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Brass, Bronze, Treasure ???

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  • #16
    Your lucky that you still have a local scrap yard that lets you scrounge around for treasures like that.
    Most have put an end to it. Insurance reasons probably.

    I have some 2 1/2" dia. bronze shafting that had a 1/2" grease hole bored through the center, it was all tarnished black as well.
    That must be the reaction between that alloy bronze and grease. But your the chemist, you should be telling us.

    JL...................

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    • #17
      I would bet on bronze, grab them! Think of all the useful bits waiting to be revealed with a hacksaw.

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      • #18
        SAE660 or ??
        http://www.advancebronze.com/alloy-charts.php

        I'd grab it before someone else does.

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        • #19
          'What my bearing was made of has no bering on what your bearing is mad of.' You got that strait
          I seldom do anything within the scope of logical reason and calculated cost/benefit, etc- I'm following my passion-

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          • #20
            I'm guessing that bronze bearings might be porous, and therefore oil filled. What happens when you melt it down? I would assume it will burn off, but do you need to add anything to make it clean? And when you re-pour- is there a way you can make it porous again? I've always wondered how that's done in the first place.
            I seldom do anything within the scope of logical reason and calculated cost/benefit, etc- I'm following my passion-

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            • #21
              Originally posted by darryl View Post
              I'm guessing that bronze bearings might be porous, and therefore oil filled.
              What you're describing is "Oilite" ...usually made into the form of bushings, through a process of sintering powdered bronze, (and maybe other ingredients) and oil that serves as a permanent lubricant.
              But not all bronze is oilite. And a 12" dia piece especially would, I'd think, not likely be oilite.
              Lynn (Huntsville, AL)

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              • #22
                Originally posted by darryl View Post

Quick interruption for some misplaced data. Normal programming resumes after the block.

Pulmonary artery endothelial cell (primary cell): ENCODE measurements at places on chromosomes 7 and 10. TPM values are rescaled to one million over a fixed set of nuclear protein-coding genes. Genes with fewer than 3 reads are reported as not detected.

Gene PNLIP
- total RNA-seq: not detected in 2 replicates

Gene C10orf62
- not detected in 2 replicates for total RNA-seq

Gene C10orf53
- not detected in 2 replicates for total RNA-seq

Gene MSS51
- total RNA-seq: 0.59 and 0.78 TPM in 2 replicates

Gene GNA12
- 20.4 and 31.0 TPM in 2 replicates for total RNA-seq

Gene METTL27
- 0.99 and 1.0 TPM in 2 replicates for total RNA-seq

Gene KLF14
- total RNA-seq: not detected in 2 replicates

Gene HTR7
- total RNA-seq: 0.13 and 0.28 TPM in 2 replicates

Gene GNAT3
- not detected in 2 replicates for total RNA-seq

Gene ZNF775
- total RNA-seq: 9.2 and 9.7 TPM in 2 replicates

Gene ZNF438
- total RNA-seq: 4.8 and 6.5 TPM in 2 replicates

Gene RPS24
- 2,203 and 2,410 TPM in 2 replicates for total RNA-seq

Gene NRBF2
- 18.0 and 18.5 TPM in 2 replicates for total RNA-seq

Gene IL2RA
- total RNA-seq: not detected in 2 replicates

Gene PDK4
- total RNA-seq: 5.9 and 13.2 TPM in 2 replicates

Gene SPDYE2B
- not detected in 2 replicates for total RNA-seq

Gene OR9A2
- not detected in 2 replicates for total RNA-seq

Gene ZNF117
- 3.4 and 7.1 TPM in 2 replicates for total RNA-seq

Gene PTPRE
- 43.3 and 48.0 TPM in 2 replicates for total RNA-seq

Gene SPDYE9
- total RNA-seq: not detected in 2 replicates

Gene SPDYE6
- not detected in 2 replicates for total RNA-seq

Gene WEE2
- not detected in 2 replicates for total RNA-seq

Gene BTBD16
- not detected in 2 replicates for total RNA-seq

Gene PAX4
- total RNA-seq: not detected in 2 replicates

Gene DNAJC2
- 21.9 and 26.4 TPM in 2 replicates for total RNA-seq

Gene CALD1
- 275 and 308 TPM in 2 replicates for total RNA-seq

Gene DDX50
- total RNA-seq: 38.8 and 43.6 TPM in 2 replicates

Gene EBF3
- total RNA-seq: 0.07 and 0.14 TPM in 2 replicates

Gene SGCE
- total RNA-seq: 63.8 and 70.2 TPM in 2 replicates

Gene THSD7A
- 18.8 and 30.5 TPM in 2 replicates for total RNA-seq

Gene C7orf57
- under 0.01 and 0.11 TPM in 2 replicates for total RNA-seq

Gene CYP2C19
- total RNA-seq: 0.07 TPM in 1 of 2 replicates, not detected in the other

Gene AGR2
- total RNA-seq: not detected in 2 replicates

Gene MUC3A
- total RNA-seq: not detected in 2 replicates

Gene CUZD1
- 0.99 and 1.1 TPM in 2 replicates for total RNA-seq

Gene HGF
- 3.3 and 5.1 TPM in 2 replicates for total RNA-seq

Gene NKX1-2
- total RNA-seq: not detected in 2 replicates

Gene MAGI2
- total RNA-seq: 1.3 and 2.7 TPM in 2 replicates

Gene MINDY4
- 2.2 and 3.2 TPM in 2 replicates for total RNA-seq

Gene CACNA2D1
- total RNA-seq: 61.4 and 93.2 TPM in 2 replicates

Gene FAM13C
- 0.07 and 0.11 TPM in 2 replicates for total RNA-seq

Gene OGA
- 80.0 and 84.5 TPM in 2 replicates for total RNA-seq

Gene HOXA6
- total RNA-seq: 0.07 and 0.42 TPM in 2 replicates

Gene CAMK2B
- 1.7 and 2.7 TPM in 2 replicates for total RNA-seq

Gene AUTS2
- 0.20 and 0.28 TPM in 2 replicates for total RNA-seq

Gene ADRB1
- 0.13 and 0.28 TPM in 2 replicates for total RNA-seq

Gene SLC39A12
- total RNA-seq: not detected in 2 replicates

I'm guessing that bronze bearings might be porous, and therefore oil filled. What happens when you melt it down? I would assume it will burn off, but do you need to add anything to make it clean? And when you re-pour- is there a way you can make it porous again? I've always wondered how that's done in the first place.
                Bearings that big would not be Oilite . When you get to diameters over 3" they are usually lubricated by pressure or gravity as thatr is some big loads to handle.
                You cannot make oilite bearings in a home shop unless you have a huge sintering press and support equipment Yes,the oil burns out when melted
                Rich
                Green Bay, WI

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                • #23
                  Take a battery powered drill with a sharp drill, say 1/4 inch. Try drilling a hole. The tin in bronze will "cry";sounds like a little girl shrieking.

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                  • #24
                    I would love to find a scrapyard in my entire state that allows picking. (People's Free Republic of NY)
                    25 miles north of Buffalo NY, USA

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                    • #25
                      Originally posted by Dan_the_Chemist View Post

                      Are they more likely to be brass or bronze? How could I tell which it is out in the field? I can use a file, drill, that sort of thing...
                      I guess typing metal by color isnt great but... The two type I use are very different in color. The bronze is darker and not shiny. The brass is yellower and shinny. Hope it helps. JR

                      Brass

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                      Bronze

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                      • #26
                        Just make sure it isn't beryllium copper before you start machining it.

                        Best Regards,
                        Bob

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                        • #27
                          Originally posted by rjs44032 View Post
                          Just make sure it isn't beryllium copper before you start machining it.

                          Best Regards,
                          Bob
                          Good point. You do know its beryllium right, if is light. We had beryllium for a couple wrenches. Yes, for spark proof-ness. Not sure why. JR

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